A:Water, 0.1% formic acid
B:90:10 Acetonitrile:isopropanol, 0.1% formic acid
Time (min)Flow (mL/min)%A%B
0.000.6982
1.000.6982
4.000.68812
6.000.60100
7.500.60100
8.000.6982
9.000.6982
DetectorSCIEX 4500 MS/MS
Ion Source:Electrospray
Ion Mode:ESI+
InstrumentShimadzu Nexera UHPLC
NotesAll analytes spiked at 100 ng/mL

 

Accuracy and Precision

Accuracy and precision were evaluated using QC samples that were analyzed over a total of three days, and the results are presented in Table II. Method accuracy was demonstrated by recovery values being within 15% of the nominal concentrations for all QC samples. Precision was shown by the %RSD values being ≤14% for all QC samples.

Table II: Interday accuracy and precision for underivatized C5-valeryl-L-carnitine in quality control samples prepared in BSA.

 

Avg. Conc. (ng/mL)

Avg. Accuracy (%)

% RSD

QC 25 ng/mL

27.7

110.9

13.5

QC 150 ng/mL

146.5

97.8

3.1

QC 600 ng/mL

679.0

113.0

3.8

QC 1500 ng/mL

1500.0

100.0

2.0

QC 3000 ng/mL

2900.0

96.6

0.0

Column Robustness

Column robustness was tested by making 250 injections onto the same column of a 100 ppb acylcarnitines standard prepared in BSA. First injection and last injection retention times were consistent for all 25 of the monitored acylcarnitines as demonstrated in Table III below. Stable retention times help ensure accurate selectivity and identification over longer column lifetimes.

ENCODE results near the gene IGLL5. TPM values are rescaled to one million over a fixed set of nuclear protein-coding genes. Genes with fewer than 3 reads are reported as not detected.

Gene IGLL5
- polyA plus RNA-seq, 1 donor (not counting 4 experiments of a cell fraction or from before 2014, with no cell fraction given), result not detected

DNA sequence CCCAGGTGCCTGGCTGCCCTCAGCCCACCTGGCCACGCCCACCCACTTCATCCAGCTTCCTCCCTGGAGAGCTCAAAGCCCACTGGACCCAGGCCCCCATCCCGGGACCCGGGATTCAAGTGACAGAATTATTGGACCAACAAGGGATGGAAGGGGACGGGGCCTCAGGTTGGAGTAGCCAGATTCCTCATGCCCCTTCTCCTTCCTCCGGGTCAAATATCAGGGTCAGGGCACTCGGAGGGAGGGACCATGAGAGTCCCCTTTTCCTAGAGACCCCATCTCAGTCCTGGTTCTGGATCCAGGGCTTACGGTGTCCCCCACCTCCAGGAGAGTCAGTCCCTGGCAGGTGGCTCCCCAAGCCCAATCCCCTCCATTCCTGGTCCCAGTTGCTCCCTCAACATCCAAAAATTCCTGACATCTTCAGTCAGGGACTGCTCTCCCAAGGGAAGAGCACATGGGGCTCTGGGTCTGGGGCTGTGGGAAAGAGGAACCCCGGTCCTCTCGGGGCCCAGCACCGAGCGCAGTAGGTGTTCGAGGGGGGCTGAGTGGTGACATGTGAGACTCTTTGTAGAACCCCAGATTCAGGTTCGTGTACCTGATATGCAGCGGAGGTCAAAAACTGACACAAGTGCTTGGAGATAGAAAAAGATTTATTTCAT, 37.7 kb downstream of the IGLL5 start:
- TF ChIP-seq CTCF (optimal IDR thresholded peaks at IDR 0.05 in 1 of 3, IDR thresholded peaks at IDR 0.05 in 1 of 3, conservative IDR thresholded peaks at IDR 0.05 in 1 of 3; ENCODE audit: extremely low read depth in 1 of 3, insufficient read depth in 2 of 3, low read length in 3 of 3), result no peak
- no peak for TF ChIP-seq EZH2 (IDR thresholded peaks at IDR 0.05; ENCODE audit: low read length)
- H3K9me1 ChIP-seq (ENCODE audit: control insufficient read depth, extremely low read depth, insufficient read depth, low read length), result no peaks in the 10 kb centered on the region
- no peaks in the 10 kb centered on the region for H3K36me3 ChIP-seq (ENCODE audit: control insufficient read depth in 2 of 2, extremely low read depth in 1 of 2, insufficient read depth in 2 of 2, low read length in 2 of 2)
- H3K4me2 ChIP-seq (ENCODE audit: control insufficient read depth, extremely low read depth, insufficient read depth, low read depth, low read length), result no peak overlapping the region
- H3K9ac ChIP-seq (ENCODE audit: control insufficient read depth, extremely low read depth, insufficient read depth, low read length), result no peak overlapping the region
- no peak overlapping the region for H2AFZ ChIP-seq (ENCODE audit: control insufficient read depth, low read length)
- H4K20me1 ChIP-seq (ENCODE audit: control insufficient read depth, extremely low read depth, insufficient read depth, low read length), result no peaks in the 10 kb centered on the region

Table III: Retention times in this acylcarnitines LC-MS/MS analysis were highly consistent over 250 injections for all compounds, demonstrating good robustness.

Analyte

Inj. 1 (min)

Inj. 250 (min)

% Difference

C0-L-carnitine

0.40

0.40

0.0

C2-Acetyl-L-carnitine

0.59

0.59

0.0

Methyl-malonyl-L-carnitine

1.15

1.15

0.0

C3-Propionyl-L-carnitine

1.29

1.28

0.8

3-Hydroxyisovaleryl-L-carnitine

1.60

1.58

1.3

C4-Isobutyryl-L-carnitine

2.34

2.31

1.3

C4-Butyryl-L-carnitine

2.49

2.43

2.4

3-Methylcrotonyl-L-carnitine

3.32

3.31

0.3

C5:1-Tigyl-L-carnitine

3.32

3.31

0.3

2-Methylbutyryl-L-carnitine

3.63

3.63

0.0

C5-Isovaleryl-L-carnitine

3.73

3.72

0.3

C5-Valeryl-L-carnitine